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 September 16, 2021

“I Quit”: Why Are Americans Quitting Their Jobs and How Do Employment Rights Take a Part in This?

Office employees sitting, talking, and packing

Over the past several months, millions have decided to quit their jobs.

According to the Bureau of Labor Statistics, nearly 4 million Americans quit their job in July. This trend is nothing new – these numbers started soaring over the spring and have been consistent over the past several months.

Why are so many people abandoning ship? How is this affecting the workforce and company morale? What are employee and employer rights when it comes to common pandemic-related questions? Let’s break it down.

What’s causing the mass exodus in the American workforce?

There are several factors in play when it comes to why people are leaving. First, people everywhere are experiencing shock, which can affect us more than we realize. Usually, shock in our life occurs individually and feels like sporadic waves that prompt us to self-reflect.

COVID-19, however, caused a tsunami-like type of shock for everyone in multiple ways. Many are pausing to ask themselves questions like:

  • Am I getting what I want out of this job?
  • Do I still like where this job is located? Should I move cities?
  • (If returning to the workplace) Is this job worth risking my health?
  • Am I allowed to work from home? Do I want to work from home?
  • Do I agree with the current COVID-19 protection policies?

If the answer is “No,” many people are opting to relocate from their current big cities and return to their hometowns or another smaller city. That’s where employee and employer rights come into question and can cause tension.

What are employee and employer rights regarding pay and relocation?

As people’s wants and needs change, many questions pop up that are forcing strain on employer and employee relationships. Let’s look at some important questions both employers and employees are asking regarding their rights and the effects of their decisions.

Do employees have the right to relocate?

Whether the employee can move cities is up to the employer, and this question can be a driving force in increased friction between employers and employees. On one side, employers hope that COVID-19 will be over soon and don’t want to necessarily grant everyone permission to move cities when they eventually want to restore workplace culture to an in-person environment once the pandemic is over.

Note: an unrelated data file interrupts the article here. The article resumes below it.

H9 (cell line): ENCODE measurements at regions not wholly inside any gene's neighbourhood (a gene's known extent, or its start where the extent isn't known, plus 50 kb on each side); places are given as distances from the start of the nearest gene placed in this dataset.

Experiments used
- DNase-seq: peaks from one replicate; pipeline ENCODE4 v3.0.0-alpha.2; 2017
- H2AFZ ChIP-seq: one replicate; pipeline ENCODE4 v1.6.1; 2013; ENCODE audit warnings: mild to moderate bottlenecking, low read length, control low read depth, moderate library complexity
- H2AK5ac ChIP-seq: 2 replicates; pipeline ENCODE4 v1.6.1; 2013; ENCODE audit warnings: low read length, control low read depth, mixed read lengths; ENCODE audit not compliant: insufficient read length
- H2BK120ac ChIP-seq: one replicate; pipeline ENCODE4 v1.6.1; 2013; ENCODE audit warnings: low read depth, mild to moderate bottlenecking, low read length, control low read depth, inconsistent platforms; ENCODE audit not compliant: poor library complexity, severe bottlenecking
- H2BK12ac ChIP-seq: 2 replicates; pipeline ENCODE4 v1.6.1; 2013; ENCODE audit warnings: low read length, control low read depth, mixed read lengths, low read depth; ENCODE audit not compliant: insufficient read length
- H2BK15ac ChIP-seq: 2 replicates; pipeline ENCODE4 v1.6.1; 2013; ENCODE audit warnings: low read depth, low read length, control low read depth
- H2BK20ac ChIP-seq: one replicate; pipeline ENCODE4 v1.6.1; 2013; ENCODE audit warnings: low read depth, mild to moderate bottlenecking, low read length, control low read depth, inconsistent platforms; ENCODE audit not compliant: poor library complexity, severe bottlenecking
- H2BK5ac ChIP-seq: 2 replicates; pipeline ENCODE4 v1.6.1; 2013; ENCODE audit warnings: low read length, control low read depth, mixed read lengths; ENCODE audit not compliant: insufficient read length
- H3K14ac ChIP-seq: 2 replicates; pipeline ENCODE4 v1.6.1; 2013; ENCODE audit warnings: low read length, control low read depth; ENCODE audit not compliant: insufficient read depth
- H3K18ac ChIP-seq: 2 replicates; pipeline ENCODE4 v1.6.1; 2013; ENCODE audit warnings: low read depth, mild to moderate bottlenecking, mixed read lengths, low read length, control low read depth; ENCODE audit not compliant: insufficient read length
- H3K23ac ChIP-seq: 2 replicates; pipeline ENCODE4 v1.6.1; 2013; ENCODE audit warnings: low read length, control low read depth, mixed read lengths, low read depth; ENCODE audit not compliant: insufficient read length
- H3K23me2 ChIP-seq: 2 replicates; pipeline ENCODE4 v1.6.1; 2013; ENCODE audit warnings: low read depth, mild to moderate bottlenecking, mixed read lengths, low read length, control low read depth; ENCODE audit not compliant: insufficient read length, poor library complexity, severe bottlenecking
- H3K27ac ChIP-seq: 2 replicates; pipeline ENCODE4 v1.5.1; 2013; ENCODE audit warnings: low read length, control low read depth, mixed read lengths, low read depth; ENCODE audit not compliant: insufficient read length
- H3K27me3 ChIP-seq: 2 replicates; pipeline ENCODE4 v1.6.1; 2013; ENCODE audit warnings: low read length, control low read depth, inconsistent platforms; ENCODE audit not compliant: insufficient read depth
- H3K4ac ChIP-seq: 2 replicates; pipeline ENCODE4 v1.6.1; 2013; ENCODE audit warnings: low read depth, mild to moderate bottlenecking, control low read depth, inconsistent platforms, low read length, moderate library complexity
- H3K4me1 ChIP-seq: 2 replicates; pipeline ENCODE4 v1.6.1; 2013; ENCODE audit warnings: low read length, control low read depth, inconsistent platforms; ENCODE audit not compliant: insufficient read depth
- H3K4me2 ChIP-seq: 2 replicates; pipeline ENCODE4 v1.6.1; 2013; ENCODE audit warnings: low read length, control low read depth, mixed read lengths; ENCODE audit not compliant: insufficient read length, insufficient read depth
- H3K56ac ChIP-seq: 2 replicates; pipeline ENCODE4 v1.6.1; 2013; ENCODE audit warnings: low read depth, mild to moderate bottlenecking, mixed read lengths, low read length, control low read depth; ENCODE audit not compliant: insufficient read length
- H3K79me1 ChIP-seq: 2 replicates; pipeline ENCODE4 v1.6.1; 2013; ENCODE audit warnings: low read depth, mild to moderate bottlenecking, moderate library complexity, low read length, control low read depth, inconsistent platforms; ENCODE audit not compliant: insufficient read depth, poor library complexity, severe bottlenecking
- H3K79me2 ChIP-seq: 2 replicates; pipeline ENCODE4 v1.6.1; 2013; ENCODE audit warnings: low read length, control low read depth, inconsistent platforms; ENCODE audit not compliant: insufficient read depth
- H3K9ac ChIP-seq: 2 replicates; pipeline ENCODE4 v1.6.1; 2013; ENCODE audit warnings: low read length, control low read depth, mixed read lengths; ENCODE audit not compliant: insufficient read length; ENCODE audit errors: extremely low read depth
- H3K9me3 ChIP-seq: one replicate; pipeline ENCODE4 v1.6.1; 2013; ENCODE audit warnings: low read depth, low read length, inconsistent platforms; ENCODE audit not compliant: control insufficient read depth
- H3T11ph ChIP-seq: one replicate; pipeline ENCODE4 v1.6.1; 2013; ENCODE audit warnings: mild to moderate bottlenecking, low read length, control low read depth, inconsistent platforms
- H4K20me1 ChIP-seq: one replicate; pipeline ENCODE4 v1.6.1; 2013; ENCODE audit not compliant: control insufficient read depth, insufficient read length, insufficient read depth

On the other hand, many employees realize they don’t want to be away from their loved ones during the next pandemic and are moving back to their hometowns. If their employer says “No” to being fully remote from another city, employees are walking out and finding another company that will allow them to work remotely.

Do employers have the right to adjust an employee’s salary after they relocate?

While employers have the right to adjust your salary based on the cost of living in the region you relocated to, companies are learning it can alienate teams. Employees question why their value is based on where they live. However, it can be a struggle for employers to keep everyone’s salary the same while finances may be taking a hit in the wake of the pandemic.

The conflict within the workplace has only increased as so many employees leave. This can cause a domino effect where more follow after one departs. Many companies have experienced a negative shift in morale, which makes the day-to-day work environment less and less motivating.

Talk to your LegalShield provider lawyer to discuss your employee or employer rights.

Employee and employer rights can get blurry in a time when things are uncertain. The world is still in a fragile state, and more and more are working from home. If you have questions on your employee or employer rights during COVID-19, go on your LegalShield app and contact your dedicated provider lawyer.

Pre-Paid Legal Services, Inc. d/b/a LegalShield (“LegalShield”) provides access to legal services offered by a network of provider law firms to LegalShield members through membership-based participation. Neither LegalShield nor its officers, employees or sales associates directly or indirectly provide legal services, representation or advice. This is meant to provide general information and is not intended to provide legal advice, render an opinion, or provide any specific recommendations. If you are a LegalShield member, please contact your provider law firm for legal advice or assistance.


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